January 9, 2024 in Constitutional, Gender, Legal History, Race | Permalink | Comments (0)

Thursday, November 2, 2023

New Books "Young and Restless," A Legal History of Young Women's Role as Forces of Change

The orange cover shows a pixilated image of faces and raised fists. The text is violet.

Book Review: "Young and Restless" by Mattie Kahn

Girls to the Front!  In “Young and Restless,” Mattie Kahn returns young women and girls to their rightful role in the history books: as forces for change.

And although it is not the aim of a historical survey to be prescriptive, heartening inspiration can be found in “Young and Restless,” Mattie Kahn’s thoroughgoing examination of the role of young women and girls in America’s uprisings.

Her subjects have agitated on behalf of labor and voting rights, racial dignity and equality, sexual and reproductive freedom, freedom of speech and against climate change. The solutions she illustrates include objecting, resisting — and, yes, acting up, rather than sinking into sadness and accepting the unacceptable. By taking direct action in the service of shared values, in alliance with beloved communities for a better future, girls throughout American history have discovered a sense of personal agency, often during eras when their opportunities were sharply circumscribed. Sometimes they even changed history.

Kahn, whose stated aim is to write girls back into the historical record, also considers her subjects’ lives before and after their time in the trenches. Many of the young women who took on activist roles — especially those who lived before the mid-20th century — faced intense blowback, even as they inspired others to their causes. The book also examines the place of childhood itself as a battleground on which America’s culture wars have historically been fought.

The author maintains an admirable ability to complicate her own assertions — girls have been a force for progressive change, for instance, but also a force in reactionary movements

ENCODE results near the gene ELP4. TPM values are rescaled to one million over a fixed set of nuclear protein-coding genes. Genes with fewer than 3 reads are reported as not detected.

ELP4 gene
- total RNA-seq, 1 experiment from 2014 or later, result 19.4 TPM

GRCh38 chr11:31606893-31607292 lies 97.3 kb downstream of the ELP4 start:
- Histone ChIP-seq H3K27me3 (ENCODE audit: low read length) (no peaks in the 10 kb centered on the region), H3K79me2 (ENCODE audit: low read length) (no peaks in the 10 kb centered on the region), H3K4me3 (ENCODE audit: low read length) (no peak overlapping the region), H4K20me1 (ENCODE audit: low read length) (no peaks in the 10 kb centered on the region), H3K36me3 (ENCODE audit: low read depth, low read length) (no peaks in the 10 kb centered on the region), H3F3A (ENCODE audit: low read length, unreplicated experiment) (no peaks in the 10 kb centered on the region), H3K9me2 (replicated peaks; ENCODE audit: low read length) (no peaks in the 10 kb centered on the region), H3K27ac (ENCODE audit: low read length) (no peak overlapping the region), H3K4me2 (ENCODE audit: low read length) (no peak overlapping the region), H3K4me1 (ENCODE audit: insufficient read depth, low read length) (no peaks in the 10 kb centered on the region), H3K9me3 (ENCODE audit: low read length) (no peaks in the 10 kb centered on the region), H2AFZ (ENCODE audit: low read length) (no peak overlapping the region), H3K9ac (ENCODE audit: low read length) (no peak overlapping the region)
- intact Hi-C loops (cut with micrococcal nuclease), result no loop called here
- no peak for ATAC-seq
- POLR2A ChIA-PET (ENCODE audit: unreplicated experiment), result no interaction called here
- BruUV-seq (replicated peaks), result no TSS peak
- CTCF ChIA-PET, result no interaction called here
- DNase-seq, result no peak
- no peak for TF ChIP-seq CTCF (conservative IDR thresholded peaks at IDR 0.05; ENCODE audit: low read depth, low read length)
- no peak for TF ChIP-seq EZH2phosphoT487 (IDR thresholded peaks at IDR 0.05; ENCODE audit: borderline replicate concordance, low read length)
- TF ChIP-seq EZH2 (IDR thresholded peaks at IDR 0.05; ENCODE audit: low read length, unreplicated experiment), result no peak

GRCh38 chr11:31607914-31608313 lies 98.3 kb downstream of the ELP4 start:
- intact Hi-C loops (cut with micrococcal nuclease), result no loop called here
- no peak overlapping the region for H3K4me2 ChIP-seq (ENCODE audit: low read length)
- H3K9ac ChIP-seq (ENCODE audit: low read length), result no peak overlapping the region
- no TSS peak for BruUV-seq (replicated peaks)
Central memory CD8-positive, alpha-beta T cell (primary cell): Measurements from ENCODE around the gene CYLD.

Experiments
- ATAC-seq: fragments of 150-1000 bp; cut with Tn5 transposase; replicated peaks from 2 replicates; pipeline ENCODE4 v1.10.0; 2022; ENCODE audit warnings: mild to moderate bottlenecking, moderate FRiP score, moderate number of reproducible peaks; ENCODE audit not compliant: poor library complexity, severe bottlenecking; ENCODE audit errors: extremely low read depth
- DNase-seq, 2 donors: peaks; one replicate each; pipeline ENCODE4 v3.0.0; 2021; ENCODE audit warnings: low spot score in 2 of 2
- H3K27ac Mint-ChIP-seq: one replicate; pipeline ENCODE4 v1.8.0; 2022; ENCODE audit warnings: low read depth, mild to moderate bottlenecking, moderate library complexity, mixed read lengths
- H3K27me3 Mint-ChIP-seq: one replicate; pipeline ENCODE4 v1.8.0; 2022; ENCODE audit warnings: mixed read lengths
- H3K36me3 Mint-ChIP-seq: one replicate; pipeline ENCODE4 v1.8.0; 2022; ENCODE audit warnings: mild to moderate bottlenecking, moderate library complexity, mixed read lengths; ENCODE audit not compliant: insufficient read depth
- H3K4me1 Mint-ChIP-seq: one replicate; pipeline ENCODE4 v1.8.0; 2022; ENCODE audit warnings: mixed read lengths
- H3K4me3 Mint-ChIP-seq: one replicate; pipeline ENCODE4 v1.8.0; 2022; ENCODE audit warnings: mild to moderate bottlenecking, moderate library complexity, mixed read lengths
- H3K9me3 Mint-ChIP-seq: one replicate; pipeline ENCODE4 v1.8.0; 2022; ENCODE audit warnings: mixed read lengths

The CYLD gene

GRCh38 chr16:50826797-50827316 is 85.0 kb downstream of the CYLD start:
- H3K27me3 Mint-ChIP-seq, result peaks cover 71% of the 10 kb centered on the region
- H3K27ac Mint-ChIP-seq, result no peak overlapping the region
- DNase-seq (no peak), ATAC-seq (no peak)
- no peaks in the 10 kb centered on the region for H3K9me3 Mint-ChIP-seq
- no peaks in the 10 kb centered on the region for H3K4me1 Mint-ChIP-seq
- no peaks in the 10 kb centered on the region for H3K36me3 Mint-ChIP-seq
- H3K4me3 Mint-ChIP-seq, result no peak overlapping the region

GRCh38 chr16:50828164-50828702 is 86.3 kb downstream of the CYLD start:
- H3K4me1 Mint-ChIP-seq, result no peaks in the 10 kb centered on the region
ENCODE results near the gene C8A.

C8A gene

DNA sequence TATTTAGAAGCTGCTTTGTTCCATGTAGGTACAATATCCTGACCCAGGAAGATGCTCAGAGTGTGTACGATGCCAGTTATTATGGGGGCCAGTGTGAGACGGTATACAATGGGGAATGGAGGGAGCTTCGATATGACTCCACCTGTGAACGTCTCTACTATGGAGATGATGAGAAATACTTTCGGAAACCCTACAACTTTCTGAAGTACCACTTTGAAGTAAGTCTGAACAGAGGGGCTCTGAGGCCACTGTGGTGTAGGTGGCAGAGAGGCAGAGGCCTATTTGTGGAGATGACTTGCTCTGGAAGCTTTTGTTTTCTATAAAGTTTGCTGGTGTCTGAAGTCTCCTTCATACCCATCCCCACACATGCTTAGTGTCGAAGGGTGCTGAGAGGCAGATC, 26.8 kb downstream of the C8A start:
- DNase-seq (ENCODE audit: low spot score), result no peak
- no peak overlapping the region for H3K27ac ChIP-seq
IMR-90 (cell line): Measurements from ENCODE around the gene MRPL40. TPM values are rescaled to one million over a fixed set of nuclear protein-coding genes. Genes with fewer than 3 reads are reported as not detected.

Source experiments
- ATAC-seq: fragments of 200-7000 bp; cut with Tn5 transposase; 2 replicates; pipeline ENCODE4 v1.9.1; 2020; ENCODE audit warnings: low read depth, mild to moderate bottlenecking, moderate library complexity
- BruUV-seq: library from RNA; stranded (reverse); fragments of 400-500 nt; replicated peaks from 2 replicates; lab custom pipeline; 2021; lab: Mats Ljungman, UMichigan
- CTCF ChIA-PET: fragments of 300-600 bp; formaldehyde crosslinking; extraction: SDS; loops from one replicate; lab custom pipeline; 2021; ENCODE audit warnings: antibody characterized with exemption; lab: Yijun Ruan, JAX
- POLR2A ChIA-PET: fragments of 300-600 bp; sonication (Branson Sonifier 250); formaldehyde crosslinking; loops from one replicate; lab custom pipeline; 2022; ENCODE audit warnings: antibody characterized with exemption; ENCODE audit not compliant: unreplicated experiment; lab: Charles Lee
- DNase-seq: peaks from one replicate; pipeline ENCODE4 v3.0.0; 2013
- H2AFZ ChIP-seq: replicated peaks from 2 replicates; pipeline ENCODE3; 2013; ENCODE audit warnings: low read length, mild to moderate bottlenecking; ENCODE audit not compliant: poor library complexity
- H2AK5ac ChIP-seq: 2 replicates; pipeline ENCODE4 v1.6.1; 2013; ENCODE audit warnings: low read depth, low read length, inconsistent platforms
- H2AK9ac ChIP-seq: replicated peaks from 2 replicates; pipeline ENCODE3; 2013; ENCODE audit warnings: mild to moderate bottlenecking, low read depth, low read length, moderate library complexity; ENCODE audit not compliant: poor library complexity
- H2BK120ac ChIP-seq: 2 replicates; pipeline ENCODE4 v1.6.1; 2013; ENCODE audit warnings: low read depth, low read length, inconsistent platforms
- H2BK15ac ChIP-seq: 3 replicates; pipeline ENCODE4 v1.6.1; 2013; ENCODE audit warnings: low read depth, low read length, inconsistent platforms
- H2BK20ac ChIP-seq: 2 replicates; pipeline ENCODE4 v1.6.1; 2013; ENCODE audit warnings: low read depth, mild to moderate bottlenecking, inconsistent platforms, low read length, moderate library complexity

November 2, 2023 in Books, Legal History | Permalink | Comments (0)

Tuesday, September 26, 2023

Reconciling Domestic Violence Protections and the Second Amendment

Natalie Nanasi, Reconciling Domestic Violence Protections and the Second Amendment, Wake Forest L. Rev. (forthcoming)  

In March of 2023, the Fifth Circuit Court of Appeals held that individuals subject to domestic violence protective orders could not be required to give up their guns. The decision was the first of a federal court to overturn a firearm regulation pursuant to New York State Rifle & Pistol Association v. Bruen, a 2022 Supreme Court opinion that created a new standard for determining the constitutionality of gun restrictions. After Bruen, only laws that are “consistent with this Nation’s historical tradition of firearm regulation” pass constitutional muster.

The Fifth’s Circuit decision in U.S. v. Rahimi, which the Supreme Court will review in the 2023-24 term, highlights the unworkability of the Bruen test. Women’s rights were virtually nonexistent when the Second Amendment was ratified. Domestic violence was tolerated, and it was not until nearly 200 years later that protective order statutes were enacted across the United States. Looking to the past to justify modern-day gun safety laws gravely threatens women’s rights and safety.

But Bruen does not require such a narrow reading. Significant historical and legal precedent exists for disarming dangerous persons, and those who have had protective orders entered against them undoubtedly fall into that category. This article’s feminist critique of Bruen demonstrates why its holding is deeply problematic, but it also shows that it is possible to both hew to Second Amendment jurisprudence and protect survivors of intimate partner violence.